Blitz gauges campus values

Results of College Council’s (CC) Budget Blitz survey are in, with responses from 700 students. The survey, which was distributed in dining halls and online last week, revealed that “classroom experience” ranked highest on students’ lists of which programs they value most at the College. The purpose of the survey was to determine “general trends about what programs are most important to students’ lives on campus,” according to Mike Tcheyan ’10, CC co-president.

The five runner-up categories on the list all received “large and proximate amounts of voting,” Tcheyan said. These programs were, in order of most to least votes received, study abroad, textbook options, varsity sports, dining and housing.

CC members did not release exact numbers resulting from the survey because they had trouble merging the two different versions: the paper survey asked students to rank their top three priorities, and the online version had respondents rank their top 14.

Tcheyan emphasized that CC’s goal was to study trends, not analyze specific percentages, and use the results to fuel budget decisions in the future. “Not simply the top three are going to be saved; the survey just reinforces perceived student priorities,” said Lizzy Brickley ’10, CC co-president.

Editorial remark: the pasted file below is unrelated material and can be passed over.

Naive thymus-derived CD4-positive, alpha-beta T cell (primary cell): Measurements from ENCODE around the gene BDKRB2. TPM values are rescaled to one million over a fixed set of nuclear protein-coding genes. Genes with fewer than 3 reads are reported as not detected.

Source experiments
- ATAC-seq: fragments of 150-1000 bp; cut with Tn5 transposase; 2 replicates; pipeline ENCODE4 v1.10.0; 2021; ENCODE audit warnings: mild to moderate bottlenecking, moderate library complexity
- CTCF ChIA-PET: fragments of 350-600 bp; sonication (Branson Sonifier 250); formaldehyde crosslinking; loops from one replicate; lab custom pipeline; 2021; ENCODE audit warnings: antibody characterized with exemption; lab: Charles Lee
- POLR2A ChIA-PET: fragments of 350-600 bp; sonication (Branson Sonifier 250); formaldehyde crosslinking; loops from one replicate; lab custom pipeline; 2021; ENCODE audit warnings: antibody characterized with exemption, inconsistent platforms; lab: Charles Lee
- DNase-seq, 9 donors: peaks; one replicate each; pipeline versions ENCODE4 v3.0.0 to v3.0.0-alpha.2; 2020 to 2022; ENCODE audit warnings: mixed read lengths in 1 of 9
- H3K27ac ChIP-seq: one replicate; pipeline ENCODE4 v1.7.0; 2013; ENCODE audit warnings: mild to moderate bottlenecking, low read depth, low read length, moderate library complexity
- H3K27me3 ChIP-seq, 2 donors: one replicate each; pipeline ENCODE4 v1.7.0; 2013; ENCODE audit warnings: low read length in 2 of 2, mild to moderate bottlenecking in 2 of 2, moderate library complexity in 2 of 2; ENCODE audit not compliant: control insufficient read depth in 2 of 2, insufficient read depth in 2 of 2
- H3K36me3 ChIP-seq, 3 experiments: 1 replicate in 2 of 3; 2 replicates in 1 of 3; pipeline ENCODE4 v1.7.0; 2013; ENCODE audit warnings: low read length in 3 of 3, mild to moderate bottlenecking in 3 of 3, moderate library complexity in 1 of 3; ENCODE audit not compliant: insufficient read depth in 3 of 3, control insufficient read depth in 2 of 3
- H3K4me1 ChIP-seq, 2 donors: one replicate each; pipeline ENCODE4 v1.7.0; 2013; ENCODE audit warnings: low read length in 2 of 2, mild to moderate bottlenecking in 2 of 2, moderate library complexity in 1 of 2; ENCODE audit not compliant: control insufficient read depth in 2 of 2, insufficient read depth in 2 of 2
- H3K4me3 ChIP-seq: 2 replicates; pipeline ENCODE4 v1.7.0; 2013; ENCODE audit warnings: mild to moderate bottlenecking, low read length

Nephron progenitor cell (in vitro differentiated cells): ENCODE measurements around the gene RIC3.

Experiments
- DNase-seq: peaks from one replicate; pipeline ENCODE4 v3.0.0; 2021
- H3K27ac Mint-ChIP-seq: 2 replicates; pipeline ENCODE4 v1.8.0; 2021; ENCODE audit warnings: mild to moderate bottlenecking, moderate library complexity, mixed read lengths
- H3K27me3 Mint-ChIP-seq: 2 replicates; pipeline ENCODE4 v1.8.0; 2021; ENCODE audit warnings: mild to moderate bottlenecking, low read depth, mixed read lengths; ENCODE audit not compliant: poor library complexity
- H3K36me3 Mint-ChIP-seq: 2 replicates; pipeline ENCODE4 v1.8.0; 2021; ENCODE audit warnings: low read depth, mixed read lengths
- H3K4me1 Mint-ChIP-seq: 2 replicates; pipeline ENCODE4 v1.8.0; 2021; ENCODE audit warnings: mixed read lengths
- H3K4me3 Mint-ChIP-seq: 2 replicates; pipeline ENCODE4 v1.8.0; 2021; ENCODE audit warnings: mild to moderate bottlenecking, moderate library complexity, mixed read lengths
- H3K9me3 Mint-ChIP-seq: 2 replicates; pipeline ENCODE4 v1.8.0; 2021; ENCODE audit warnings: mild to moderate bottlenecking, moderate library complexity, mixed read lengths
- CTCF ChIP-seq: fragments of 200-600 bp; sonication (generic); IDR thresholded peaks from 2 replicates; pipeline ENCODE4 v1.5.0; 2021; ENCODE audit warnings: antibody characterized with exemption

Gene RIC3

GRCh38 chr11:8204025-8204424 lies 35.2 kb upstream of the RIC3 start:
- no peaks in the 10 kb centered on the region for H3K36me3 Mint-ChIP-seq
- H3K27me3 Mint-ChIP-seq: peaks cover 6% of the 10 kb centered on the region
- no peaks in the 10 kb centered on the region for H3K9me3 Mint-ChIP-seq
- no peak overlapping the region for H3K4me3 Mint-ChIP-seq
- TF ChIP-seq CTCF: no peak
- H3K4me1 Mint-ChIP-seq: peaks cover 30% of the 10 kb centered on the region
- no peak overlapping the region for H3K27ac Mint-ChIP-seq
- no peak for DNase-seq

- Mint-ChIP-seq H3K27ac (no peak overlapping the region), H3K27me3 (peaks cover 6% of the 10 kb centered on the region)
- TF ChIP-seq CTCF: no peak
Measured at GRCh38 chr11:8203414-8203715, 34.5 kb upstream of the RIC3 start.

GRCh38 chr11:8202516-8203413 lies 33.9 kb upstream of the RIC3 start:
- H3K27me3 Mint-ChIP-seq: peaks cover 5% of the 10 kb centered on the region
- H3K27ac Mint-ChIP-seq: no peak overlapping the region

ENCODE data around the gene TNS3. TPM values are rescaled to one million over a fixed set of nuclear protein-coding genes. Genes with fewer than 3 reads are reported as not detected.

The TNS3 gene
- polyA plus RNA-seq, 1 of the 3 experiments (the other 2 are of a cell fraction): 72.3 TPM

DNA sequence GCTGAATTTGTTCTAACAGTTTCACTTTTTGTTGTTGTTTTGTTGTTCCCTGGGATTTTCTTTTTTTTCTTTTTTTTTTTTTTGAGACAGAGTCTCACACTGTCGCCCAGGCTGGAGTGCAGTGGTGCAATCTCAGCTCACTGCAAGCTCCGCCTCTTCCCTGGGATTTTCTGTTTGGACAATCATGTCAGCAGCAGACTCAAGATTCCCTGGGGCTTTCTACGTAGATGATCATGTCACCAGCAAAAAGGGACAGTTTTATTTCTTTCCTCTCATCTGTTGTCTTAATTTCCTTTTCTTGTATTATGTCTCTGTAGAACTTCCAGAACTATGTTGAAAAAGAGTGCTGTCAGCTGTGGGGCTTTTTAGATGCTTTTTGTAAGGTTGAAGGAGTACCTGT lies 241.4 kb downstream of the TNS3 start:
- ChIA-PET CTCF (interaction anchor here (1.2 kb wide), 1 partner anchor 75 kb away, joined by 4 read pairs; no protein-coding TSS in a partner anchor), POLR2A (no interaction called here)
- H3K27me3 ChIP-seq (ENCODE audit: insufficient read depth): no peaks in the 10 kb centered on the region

“For CC, it was exciting to see how important textbook options are in student lives,” Tcheyan said. “CC will work hard to expand the successful textbook reserve program that was set up by the previous CC administration under Peter Nurnberg ’09 and Jeremy Goldstein ’09.”

The programs receiving the least number of votes were co-op housing and First Days/Ephventures. Tcheyan attributed this to the fact that these programs that affect only a small percentage of students within the Williams community (seniors and incoming freshmen, respectively).

“CC maintains that these programs are essential ingredients of student life; they’re just not at the forefront of students’ minds,” he said. Amanda Weatherhead ’12, Sage Hall CC representative, clarified that although such programs received few votes, they will not be eliminated.

Tcheyan and Brickley noted that financial aid was not on the list because “it is such a core value of this institution.” In addition, activities such as student-formed groups were not listed because they receive funding from the student activities tax, which was guaranteed for next year. “CC and these student groups should not suffer from losses in funding,” Tcheyan said.

Questions regarding financial aid and student groups arose on comments posted on the online surveys. Brickley said, “We encourage students to communicate with College Council on budget issues and can e-mail us at”

The results of the survey have will be presented to the Ad Hoc Committee on Budget Priorities and have already been communicated to the administration through Dean Merrill.

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